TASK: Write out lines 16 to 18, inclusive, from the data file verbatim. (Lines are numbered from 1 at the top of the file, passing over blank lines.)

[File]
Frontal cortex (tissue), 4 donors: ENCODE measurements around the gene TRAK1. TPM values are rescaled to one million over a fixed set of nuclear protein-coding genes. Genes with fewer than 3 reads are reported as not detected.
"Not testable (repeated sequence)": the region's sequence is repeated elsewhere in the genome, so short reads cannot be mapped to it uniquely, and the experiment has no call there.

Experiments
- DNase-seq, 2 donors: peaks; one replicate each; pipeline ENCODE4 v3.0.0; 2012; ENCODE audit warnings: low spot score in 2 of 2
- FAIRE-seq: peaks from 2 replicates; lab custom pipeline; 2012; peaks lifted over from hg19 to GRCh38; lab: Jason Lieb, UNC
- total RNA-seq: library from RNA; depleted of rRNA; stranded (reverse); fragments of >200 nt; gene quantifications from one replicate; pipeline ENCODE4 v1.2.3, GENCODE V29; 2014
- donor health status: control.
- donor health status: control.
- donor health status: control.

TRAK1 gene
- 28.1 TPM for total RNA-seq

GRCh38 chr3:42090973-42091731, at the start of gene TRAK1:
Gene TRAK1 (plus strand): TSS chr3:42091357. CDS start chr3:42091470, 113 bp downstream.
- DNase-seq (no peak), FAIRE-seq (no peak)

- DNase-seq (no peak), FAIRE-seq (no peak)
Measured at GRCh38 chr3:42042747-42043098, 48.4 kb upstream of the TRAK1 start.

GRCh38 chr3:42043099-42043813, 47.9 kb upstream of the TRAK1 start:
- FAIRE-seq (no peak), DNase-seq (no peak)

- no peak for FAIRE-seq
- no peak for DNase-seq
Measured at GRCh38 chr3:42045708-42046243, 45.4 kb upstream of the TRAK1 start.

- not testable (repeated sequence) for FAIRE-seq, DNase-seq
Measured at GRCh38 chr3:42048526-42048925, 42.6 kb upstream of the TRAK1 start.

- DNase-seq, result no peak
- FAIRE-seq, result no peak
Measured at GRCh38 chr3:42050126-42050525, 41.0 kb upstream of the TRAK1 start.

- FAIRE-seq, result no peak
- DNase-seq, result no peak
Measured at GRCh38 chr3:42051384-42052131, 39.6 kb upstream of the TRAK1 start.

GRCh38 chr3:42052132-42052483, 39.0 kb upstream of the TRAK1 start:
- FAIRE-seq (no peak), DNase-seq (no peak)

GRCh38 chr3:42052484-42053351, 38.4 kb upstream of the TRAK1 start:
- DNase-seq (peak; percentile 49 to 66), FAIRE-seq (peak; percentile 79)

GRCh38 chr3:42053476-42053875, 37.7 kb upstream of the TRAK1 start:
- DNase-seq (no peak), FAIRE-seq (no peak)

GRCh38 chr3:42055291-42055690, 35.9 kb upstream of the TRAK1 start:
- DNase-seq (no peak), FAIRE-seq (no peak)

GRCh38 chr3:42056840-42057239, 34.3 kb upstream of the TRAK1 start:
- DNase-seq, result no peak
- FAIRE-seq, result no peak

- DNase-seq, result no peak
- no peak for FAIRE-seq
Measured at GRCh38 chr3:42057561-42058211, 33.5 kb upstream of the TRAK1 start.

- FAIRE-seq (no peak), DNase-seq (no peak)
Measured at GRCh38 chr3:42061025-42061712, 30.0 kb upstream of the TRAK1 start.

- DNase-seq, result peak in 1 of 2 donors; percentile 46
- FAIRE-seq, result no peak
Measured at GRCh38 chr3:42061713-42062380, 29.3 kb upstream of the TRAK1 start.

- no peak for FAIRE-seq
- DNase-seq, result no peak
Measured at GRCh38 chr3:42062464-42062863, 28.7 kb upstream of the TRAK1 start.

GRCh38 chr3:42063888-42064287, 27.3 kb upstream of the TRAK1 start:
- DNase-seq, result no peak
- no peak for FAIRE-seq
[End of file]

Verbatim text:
Measured at GRCh38 chr3:42042747-42043098, 48.4 kb upstream of the TRAK1 start.

GRCh38 chr3:42043099-42043813, 47.9 kb upstream of the TRAK1 start:
- FAIRE-seq (no peak), DNase-seq (no peak)